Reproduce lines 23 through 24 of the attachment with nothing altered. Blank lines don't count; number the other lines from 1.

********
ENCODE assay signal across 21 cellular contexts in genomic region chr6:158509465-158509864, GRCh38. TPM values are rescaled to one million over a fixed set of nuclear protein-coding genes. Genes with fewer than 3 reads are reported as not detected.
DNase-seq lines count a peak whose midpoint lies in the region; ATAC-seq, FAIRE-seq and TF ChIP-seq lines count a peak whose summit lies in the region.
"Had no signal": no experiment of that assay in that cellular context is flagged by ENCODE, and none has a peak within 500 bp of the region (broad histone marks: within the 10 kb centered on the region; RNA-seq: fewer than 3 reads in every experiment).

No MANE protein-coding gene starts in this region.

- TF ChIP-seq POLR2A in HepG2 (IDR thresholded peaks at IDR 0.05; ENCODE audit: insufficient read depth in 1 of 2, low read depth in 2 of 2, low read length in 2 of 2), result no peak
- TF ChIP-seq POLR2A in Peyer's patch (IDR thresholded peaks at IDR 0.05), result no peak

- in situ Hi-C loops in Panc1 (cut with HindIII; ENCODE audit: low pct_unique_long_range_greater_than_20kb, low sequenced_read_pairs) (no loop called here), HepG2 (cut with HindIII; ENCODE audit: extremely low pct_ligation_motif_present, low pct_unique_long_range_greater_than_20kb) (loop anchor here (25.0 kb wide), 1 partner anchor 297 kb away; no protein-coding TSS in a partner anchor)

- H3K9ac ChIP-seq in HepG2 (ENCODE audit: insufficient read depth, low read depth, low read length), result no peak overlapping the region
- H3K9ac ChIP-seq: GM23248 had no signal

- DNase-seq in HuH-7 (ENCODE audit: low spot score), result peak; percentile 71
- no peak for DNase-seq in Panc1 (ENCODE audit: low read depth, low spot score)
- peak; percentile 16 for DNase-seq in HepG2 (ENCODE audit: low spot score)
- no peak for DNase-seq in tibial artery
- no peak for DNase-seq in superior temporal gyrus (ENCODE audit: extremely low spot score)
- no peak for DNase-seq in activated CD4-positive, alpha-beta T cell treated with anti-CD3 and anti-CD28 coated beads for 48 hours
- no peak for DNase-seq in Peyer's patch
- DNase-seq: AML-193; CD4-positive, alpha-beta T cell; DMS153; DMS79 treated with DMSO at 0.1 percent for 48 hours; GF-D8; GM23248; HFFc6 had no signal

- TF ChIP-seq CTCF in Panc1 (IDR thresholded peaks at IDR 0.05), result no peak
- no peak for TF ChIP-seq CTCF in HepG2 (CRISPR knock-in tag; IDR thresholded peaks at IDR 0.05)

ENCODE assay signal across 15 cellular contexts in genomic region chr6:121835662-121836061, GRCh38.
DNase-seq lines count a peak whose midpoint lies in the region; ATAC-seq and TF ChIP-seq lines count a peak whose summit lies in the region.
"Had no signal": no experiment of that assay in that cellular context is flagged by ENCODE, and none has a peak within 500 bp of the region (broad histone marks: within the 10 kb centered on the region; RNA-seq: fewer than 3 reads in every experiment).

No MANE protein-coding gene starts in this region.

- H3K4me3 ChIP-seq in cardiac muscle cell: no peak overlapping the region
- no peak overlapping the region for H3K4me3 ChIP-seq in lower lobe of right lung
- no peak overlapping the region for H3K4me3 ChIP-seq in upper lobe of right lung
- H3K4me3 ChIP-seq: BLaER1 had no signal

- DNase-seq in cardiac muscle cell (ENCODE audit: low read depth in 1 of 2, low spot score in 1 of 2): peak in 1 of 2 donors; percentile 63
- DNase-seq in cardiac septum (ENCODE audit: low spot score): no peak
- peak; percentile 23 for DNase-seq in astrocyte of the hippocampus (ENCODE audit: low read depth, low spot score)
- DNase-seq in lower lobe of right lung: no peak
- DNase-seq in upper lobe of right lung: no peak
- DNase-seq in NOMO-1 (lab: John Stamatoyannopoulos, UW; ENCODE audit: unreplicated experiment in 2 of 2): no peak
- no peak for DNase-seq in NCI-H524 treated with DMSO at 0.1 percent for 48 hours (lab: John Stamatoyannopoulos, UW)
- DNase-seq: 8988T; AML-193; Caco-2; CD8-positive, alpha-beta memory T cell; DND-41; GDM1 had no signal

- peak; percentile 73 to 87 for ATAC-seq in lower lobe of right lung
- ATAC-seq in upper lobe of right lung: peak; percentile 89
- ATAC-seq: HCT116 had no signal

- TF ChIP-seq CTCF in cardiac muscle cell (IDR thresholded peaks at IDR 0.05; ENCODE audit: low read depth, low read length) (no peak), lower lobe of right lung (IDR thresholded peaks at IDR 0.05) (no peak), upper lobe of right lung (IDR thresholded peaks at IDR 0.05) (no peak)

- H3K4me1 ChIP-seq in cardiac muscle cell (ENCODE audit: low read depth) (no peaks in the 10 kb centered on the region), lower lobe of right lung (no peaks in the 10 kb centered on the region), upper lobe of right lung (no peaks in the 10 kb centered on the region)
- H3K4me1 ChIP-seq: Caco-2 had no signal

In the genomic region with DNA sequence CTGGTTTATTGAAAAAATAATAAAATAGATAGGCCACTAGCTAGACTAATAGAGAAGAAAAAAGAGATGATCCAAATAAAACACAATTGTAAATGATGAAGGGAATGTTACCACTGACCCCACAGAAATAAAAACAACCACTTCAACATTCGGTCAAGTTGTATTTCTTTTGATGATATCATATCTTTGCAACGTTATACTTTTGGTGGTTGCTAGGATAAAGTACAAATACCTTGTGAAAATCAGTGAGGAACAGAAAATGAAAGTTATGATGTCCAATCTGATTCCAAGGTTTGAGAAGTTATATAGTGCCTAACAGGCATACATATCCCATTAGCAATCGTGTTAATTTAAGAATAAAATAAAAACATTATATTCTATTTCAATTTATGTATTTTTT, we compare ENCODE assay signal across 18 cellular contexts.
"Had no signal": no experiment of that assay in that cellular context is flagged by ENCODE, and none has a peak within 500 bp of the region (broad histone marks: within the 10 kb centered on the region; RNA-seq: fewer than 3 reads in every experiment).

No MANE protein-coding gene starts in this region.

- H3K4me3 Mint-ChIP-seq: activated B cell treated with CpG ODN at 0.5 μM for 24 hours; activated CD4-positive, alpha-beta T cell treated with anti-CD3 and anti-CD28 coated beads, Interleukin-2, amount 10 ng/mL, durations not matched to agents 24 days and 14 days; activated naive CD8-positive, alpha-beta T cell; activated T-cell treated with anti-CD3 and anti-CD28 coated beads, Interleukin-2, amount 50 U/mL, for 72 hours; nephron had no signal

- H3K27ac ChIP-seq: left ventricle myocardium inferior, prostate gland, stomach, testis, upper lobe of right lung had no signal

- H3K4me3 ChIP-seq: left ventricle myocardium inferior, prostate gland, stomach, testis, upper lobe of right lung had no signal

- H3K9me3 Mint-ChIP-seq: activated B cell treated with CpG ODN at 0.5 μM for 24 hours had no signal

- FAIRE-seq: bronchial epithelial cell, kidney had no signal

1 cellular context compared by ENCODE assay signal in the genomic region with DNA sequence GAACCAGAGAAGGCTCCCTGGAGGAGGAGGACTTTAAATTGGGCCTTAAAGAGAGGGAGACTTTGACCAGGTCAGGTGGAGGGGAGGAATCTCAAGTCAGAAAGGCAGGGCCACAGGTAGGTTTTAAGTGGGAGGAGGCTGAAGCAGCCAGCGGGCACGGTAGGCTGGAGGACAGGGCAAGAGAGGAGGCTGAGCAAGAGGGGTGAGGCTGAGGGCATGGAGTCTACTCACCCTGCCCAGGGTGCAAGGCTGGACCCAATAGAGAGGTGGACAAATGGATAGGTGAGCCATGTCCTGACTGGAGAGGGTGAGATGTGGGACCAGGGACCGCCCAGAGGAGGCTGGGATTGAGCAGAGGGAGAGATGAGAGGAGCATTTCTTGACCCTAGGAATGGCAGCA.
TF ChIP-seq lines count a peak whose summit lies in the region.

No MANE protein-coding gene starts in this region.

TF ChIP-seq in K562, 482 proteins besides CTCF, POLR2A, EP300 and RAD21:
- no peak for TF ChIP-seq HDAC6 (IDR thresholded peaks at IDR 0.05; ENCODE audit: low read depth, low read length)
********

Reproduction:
No MANE protein-coding gene starts in this region.

- H3K4me3 ChIP-seq in cardiac muscle cell: no peak overlapping the region